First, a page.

Online counseling, also called teletherapy or virtual therapy, is a type of formal psychotherapy that offers services using electronic technology or the telephone.
Phone therapy, counseling via chat or apps, and videoconferencing with a therapist are all forms of online counseling.
Teletherapy typically follows some of the most important agreements and rules of psychotherapy, in general. But, is it as effective as in-person counseling?
Yes, it is, says Robert Cuyler, PhD, a psychologist in Houston and expert on telemedicine and technology innovations for behavioral health. According to him, research indicates that treatment outcomes and patient satisfaction are equivalent for both.
Online counseling works as in-person therapy, except that you’re not in the same room as your therapist.
Teletherapy sessions can be individual or in group and typically last 50 minutes.
Phone therapy works by connecting with a licensed professional via your landline or cellular phone and usually talking for 50 minutes about your challenges. This type of teletherapy may be ideal for people who live with social anxiety or don’t feel comfortable seeing or being seen by their therapist.
Video therapy will use a videoconference platform such as Skype or Zoom where you and your therapist will have your camera on for 50 minutes while talking about your goals and challenges.
In some cases, teletherapy will also include communication via chat, app, or a website. This may work for people who need support from their therapists in between sessions.
Each state and profession has different licensing and practice requirements for teletherapy. What is common across the nation is that your therapist must hold a license in the state in which you reside.
Also, your personal and health information is protected through the
Does teletherapy work for formal diagnoses?
Teletherapy can be helpful for addressing a variety of everyday challenges and also mental health conditions, including those that require formal treatments like anxiety, depression, or personality disorders.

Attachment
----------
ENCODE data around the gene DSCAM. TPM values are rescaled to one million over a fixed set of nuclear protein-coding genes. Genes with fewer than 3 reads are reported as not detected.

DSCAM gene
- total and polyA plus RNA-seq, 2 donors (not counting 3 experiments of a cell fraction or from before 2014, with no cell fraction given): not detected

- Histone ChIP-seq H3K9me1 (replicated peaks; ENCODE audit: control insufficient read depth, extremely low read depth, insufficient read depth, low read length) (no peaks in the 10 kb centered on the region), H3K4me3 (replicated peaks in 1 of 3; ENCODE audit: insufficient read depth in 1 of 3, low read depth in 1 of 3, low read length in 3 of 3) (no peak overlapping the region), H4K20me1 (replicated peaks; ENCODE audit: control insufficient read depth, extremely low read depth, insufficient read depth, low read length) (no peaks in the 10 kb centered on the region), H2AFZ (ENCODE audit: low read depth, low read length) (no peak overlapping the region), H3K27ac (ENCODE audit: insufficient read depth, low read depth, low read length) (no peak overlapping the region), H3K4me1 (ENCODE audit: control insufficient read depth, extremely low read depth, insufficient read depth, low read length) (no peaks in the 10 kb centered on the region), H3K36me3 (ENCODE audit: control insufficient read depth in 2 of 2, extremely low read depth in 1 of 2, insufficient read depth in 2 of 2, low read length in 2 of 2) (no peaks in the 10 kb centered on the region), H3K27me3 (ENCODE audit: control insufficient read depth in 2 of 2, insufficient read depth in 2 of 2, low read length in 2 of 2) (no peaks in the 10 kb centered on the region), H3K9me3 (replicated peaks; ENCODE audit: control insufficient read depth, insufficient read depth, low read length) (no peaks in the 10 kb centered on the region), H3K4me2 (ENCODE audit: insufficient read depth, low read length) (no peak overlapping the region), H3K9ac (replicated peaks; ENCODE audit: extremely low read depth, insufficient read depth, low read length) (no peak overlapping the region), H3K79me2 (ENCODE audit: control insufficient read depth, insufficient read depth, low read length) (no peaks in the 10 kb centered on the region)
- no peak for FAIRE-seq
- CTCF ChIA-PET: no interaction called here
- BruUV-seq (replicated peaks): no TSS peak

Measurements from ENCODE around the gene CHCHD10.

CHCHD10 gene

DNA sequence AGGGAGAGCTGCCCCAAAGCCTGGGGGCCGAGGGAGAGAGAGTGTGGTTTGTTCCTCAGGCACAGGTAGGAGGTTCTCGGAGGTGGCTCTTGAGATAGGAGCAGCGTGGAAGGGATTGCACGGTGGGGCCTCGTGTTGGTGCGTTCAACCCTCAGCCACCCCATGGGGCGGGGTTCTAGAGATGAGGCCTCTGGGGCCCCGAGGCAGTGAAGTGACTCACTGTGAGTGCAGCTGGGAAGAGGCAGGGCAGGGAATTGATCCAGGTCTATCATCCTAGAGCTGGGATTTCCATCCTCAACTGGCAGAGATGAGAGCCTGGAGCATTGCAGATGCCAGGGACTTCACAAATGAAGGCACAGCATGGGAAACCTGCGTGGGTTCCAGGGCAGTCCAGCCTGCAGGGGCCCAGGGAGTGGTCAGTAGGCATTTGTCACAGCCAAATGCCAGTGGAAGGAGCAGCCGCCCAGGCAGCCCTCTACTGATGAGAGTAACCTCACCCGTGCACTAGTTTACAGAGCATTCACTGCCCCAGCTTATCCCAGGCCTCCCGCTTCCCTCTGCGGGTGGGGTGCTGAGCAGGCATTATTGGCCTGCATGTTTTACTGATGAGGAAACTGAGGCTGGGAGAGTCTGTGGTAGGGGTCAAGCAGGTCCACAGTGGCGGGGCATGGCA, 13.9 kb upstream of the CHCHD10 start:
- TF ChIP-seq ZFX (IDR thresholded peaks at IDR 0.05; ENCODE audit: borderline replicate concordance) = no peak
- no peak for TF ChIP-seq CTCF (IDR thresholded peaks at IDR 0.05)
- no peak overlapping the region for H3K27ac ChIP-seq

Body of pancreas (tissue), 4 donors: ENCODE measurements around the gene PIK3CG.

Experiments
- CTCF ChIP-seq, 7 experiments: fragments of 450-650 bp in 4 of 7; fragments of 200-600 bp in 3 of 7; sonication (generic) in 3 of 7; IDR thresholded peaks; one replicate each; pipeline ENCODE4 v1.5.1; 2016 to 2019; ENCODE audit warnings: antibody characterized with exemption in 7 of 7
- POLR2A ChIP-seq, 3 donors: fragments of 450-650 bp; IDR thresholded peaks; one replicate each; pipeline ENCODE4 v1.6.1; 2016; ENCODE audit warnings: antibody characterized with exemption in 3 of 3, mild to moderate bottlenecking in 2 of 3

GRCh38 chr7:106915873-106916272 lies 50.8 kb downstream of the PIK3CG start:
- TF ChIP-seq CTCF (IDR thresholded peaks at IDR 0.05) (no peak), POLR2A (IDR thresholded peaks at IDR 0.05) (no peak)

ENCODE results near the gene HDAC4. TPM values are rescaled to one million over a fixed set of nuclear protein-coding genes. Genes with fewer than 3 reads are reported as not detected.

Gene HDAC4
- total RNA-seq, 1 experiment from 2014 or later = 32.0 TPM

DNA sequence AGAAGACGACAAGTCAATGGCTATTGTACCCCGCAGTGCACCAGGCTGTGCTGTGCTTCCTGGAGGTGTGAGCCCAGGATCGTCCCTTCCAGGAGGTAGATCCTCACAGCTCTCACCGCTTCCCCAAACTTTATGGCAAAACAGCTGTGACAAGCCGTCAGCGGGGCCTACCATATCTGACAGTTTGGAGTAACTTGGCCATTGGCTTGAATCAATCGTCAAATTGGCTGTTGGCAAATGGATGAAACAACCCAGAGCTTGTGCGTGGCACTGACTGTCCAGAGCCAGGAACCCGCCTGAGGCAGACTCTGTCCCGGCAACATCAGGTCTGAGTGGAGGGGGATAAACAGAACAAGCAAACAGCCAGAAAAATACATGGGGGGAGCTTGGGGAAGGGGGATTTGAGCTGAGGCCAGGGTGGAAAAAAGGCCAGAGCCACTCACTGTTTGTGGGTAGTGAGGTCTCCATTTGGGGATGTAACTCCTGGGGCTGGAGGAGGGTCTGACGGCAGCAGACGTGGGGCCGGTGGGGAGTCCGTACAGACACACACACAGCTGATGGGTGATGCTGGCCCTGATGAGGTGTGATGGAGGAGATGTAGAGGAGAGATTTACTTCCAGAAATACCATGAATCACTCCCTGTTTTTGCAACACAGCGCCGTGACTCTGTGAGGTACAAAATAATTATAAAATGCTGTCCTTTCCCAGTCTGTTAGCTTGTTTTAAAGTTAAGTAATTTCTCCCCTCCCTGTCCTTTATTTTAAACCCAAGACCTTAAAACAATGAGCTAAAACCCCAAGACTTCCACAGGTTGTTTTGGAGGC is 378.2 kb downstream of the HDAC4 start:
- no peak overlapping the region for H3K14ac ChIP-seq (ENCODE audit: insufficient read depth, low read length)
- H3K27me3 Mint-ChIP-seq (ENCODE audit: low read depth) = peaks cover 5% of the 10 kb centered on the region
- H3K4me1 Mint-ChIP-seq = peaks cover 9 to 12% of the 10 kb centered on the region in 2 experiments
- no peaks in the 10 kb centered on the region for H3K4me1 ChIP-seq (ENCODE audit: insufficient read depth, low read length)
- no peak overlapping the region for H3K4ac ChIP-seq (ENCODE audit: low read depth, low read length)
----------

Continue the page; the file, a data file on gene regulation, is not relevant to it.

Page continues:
There may be some exceptions. If you require medical treatment as part of your intervention, you may attend psychotherapy sessions virtually but would also need to see your health professional in person. For example, if you need medication or inpatient support for substance use disorder.
Sense of safety
Teletherapy can help reduce the effects of mental health stigma sometimes associated with therapy, says Natalie Bernstein, PsyD, a psychologist in Pittsburgh, who works primarily online with individuals, families, and couples.
“The idea that others are judging you for attending therapy or seeing you enter and leave a therapist’s office is not a factor online,” she explains.
Convenience and flexibility
For many clients, teletherapy is a more flexible, convenient, and cost-effective alternative to in-person therapy. You may be able to skip babysitter, parking, and driving expenses, for example. You may also save some time since you don’t have to commute back and forth to see your therapist.
“Many of my clients say they wouldn’t be able to participate in therapy if it wasn’t online due to time constraints like work, family, and traffic,” says Bernstein.
Teletherapy allows greater access to care for people in rural areas and or who may experience challenges leaving home due to physical limitations or anxiety disorders.
More energy for therapy
Online therapy can reduce the amount of time and effort an in-person session requires. This can help people with depression, for example, with factors like motivation and energy, says Bernstein.
“These clients tend to feel safer in their own homes, and that can come through during online sessions,” she says.
Depending on where you’re connecting from, teletherapy may involve dealing with some distractions. For example, traffic, pets and children, other people working or being in the same place, or deliveries.
You may not always have the chance to connect from a quiet place.
You may not always have access to adequate broadband or a laptop or tablet to conduct an online session. Internet service interruptions, power outages, and website problems can also get in the way.
Lack of privacy
Finding a private space for therapy may be a challenge, says Bernstein. “I’ve had sessions where individuals are in their closet or parked car in order to maintain privacy,” she says.
Therapists may lack additional information they would get in person, says Cuyler, such as body language, posture, or even hygiene. “They also don’t have the same capacity to deal with emergencies that can occur in the course of care,” he notes.
Teletherapy refers to online counseling or virtual psychotherapy. It may involve phone therapy, videoconferencing, chatting online, or using an app to receive mental health support.
Benefits include reduced chance of feeling stigmatized, convenience, flexibility, and greater accessibility. Limitations may involve technology problems, distractions, lack of privacy, and limited information about clients for therapists.
Each state has its own requirements for teletherapy. You may want to discuss the rules and goals of online counseling during your first therapy session or consultation.